Rock K: This one is very difficult to discern via a photo. Its darkness and faint banding make me suspect it could be a gneiss. But is could just be a dark sandstone/siltstone with banding as well. Or it could be a banded agate. The test to determine if it is an agate is, of course, to whack in and look for a conchoidal fracture. If you don't want to break it, you may never know what it is!
Regarding your "epidote?" samples. I'd surmise that the green coloration is indeed epidote. The rocks themselves look to be some type of granite perhaps. Again, hard to tell without a fresh "clean surface". But I realize you might not want to sacrifice your samples' beauty just to get an accurate rock ID!
Thanks Melissa . . . Very Educational!
A few postscripts for your edification:
- Melissa makes reference to "conchoidal fracture" Wikipedia defines this as " . . . the way that brittle materials break when they do not follow any natural planes of separation. Materials that break in this way include flint and other fine-grained minerals, as well as most amorphous solids, such as obsidian and other types of glass. "
- In SW Wisconsin, sandstone and limestone is our base rock and is clearly sedimentary. In my Lake Superior rock collecting, I occasionally find specimens, like sample B above, that seem to be sandstone, yet look and feel smoother, somewhat more dense, and lack evidence of sedimentary layers. Recently in my reading of Don Peck's Rock ID pages, I've learned that sedimentary rocks such as sandstone, in certain circumstances, can be subject to the kinds of extreme heat or pressure characteristic of metamorphic rocks. So it will be denser and lack the clear sedimentary appearance charactertistic of sandstone. The next sample I find like this, I'll have to crack it open as Melissa suggests.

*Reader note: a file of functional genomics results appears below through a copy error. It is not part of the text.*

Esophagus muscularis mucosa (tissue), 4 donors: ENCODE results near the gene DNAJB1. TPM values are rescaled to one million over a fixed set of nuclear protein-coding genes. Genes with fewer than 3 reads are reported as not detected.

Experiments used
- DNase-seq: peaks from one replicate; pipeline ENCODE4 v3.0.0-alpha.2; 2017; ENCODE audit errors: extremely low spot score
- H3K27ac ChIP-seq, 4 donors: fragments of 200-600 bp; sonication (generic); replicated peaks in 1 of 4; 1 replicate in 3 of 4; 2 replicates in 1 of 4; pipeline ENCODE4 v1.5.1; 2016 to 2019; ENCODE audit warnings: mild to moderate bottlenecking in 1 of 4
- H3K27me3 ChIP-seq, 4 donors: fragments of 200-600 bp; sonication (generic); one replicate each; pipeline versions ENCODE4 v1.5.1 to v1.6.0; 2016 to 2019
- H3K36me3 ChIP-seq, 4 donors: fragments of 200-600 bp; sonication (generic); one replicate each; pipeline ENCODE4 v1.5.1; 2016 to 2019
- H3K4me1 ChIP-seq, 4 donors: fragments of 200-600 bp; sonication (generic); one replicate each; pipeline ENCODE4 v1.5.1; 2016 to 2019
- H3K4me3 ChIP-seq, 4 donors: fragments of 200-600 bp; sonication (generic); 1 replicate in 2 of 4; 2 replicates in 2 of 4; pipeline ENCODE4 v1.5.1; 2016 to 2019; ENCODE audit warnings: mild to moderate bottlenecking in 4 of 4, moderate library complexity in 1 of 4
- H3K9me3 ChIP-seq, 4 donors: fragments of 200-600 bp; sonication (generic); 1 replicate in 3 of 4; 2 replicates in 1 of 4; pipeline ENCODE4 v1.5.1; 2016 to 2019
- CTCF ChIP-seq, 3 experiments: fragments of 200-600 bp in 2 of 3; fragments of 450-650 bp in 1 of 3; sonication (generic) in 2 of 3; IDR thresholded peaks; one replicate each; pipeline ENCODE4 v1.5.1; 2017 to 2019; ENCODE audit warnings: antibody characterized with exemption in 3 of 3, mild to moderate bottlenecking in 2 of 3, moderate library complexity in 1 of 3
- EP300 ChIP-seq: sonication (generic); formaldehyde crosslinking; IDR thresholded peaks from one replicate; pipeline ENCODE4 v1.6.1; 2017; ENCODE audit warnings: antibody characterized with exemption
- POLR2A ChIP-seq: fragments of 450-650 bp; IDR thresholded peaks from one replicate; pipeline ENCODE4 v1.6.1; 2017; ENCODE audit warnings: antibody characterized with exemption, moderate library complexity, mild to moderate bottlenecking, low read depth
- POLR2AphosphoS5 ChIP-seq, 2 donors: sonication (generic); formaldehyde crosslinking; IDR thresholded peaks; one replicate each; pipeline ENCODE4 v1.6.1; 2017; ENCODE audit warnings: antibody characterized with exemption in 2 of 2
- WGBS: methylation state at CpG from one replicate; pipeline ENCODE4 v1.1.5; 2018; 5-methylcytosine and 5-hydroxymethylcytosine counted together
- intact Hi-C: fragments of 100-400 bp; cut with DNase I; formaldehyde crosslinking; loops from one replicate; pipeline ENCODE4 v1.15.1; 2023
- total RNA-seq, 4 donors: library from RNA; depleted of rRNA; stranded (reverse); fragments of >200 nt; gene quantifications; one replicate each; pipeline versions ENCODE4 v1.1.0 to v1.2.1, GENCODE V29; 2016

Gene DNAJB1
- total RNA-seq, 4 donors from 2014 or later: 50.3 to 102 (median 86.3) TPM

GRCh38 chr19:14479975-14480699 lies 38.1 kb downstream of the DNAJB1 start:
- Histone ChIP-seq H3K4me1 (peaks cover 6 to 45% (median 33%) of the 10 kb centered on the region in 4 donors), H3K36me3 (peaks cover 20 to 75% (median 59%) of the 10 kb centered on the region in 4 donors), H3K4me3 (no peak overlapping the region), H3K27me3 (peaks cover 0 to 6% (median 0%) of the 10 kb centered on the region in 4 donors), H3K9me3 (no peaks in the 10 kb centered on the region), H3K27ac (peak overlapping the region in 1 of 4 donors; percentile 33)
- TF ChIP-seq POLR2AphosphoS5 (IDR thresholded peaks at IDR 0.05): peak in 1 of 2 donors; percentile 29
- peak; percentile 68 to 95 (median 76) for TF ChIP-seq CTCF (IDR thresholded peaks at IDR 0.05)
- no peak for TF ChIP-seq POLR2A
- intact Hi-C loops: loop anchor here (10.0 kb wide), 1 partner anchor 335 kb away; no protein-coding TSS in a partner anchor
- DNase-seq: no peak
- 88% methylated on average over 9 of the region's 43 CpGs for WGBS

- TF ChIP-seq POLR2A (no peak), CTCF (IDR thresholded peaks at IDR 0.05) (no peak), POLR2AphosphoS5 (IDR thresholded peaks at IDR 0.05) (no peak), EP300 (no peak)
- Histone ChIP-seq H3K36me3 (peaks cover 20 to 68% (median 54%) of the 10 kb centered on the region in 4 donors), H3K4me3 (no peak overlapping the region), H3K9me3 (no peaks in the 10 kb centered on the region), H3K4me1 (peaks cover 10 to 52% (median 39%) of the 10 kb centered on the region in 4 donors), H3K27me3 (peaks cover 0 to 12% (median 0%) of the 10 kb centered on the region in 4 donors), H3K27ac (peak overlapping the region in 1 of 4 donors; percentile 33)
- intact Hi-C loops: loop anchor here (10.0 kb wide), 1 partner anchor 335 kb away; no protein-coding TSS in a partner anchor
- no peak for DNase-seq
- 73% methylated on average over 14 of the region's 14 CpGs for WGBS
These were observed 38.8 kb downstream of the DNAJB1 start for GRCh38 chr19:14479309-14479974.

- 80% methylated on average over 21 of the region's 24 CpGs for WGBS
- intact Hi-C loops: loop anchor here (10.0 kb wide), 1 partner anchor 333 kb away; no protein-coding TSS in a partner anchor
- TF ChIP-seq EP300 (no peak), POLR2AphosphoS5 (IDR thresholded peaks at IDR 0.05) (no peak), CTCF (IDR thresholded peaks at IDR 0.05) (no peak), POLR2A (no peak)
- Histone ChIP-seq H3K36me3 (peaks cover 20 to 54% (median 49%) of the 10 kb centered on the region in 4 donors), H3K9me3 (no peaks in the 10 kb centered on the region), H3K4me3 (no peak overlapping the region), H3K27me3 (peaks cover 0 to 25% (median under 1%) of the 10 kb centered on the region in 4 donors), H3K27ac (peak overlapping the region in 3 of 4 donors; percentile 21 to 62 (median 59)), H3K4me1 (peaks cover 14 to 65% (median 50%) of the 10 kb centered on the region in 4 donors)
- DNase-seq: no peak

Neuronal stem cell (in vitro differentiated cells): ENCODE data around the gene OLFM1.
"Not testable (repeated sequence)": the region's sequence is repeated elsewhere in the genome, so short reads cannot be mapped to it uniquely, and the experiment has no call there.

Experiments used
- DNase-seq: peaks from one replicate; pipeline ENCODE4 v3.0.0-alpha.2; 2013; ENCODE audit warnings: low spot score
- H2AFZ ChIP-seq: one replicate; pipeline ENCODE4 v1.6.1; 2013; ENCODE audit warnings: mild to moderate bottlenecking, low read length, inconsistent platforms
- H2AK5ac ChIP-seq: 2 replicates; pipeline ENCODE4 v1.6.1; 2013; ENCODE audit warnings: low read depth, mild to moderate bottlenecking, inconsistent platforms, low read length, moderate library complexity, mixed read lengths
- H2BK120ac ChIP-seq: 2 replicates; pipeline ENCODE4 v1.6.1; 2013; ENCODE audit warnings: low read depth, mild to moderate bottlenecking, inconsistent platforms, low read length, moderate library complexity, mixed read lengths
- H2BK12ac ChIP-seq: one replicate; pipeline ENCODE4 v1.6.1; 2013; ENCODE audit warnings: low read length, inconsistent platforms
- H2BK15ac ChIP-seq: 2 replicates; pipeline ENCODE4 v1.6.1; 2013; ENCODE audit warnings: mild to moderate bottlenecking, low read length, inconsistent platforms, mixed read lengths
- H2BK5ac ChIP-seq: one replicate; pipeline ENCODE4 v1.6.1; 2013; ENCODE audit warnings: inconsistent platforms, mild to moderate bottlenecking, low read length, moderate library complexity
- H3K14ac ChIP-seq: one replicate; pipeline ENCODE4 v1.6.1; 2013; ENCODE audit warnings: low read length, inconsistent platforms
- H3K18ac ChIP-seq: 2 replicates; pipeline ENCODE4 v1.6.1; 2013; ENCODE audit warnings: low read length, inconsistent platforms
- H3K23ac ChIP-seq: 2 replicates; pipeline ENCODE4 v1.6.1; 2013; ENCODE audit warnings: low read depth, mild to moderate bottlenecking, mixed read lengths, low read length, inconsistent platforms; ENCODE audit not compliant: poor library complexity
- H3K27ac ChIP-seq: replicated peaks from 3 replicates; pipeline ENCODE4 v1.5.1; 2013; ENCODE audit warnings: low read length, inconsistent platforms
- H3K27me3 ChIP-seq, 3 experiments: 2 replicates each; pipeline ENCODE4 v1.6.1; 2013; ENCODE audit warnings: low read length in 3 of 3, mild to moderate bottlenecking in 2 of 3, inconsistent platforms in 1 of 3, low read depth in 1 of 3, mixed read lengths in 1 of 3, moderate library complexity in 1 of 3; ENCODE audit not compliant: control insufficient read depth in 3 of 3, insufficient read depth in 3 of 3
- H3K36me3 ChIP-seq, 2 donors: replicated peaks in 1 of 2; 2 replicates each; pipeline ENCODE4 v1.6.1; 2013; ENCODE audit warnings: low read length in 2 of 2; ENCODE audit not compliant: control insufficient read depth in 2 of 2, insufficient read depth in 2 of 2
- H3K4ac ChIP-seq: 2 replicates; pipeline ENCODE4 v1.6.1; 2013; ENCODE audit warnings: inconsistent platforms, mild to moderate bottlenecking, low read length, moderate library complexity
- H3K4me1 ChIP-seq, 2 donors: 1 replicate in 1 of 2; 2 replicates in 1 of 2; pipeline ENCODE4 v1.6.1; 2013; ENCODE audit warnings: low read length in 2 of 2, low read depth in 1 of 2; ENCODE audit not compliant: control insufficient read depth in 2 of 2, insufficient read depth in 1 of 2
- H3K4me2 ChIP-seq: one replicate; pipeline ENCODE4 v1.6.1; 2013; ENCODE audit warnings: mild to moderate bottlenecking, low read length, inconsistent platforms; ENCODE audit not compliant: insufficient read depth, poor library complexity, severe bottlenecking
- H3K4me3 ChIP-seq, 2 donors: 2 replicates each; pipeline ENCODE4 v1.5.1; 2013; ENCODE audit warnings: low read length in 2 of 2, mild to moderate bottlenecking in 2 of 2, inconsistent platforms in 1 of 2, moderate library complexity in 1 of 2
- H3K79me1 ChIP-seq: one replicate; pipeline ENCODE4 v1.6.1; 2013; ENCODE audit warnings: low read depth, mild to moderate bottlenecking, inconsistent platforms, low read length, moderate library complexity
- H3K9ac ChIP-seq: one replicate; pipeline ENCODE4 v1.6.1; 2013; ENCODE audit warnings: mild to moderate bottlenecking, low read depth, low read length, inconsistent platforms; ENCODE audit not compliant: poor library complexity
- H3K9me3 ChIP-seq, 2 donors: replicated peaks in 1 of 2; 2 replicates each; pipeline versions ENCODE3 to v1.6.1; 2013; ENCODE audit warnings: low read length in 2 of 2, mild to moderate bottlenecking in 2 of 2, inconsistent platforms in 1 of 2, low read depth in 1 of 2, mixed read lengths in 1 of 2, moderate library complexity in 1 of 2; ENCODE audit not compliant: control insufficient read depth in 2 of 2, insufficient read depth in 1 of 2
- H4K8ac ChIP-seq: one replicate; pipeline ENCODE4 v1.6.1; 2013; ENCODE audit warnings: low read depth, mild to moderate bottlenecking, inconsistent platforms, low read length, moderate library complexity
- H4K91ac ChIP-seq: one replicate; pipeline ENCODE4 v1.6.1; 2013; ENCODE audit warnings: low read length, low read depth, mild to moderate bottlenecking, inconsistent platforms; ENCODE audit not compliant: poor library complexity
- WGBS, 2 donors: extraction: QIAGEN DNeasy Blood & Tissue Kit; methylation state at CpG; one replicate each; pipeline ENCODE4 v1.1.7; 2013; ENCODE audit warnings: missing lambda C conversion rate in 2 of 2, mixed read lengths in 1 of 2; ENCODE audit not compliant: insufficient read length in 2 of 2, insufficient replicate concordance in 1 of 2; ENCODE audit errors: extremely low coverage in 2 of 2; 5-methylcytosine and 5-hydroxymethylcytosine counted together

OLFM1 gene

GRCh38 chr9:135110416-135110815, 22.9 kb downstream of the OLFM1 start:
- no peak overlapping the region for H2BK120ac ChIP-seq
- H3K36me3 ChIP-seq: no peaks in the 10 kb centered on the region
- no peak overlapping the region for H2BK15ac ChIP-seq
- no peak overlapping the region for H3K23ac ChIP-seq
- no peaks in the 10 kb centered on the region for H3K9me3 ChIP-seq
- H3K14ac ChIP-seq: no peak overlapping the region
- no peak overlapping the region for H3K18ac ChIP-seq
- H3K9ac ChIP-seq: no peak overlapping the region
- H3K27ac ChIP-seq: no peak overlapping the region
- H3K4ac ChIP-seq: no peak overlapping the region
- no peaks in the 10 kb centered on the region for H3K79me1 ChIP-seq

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Jeff King of Pickford, Michigan wrote regarding the Mystery Rock I thought might be epidote. Jeff identifies it as "Unakite" which is composed of quartz, pink feldspar and green epidote. Jeff says "It is found in fair abundance as pebbles & cobble on the shores of Lake Superior and quality pieces are
considered to be semi-precious gems. It is hard and takes an excellent polish and is gaining popularity
in the lapidary world for jewelry and carvings."
PS. See some of Jeff's agates here.
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Anita Mitlying wrote agreeing with Melissa that Rock N could be pink granite and also offered that Rock K could be basalt. I seemed to have lost track of Rock K to look at it again but I do recall it being smooth grained and somewhat polished in appearance. The dark blue band seems not consistent with basalt, suggesting a metamorphic rock that originally was composed of sedimentary layers. Thanks Anita, good luck with your rock collecting.
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Don Kasper from Lancaster, CA has weighed in with his speculations:
g. Red basalt. Granular. Not a jasper.
h. Olivine-rich rock.
k. A basaltic glass (sideromelane), or obsidian. Commonly labeled basanite.
m. Jasper-agate breccia. The ones in CA are associated with serpentines that match this.
n. Red granite. Thanks Don for your contributions.
--Ross - email@example.com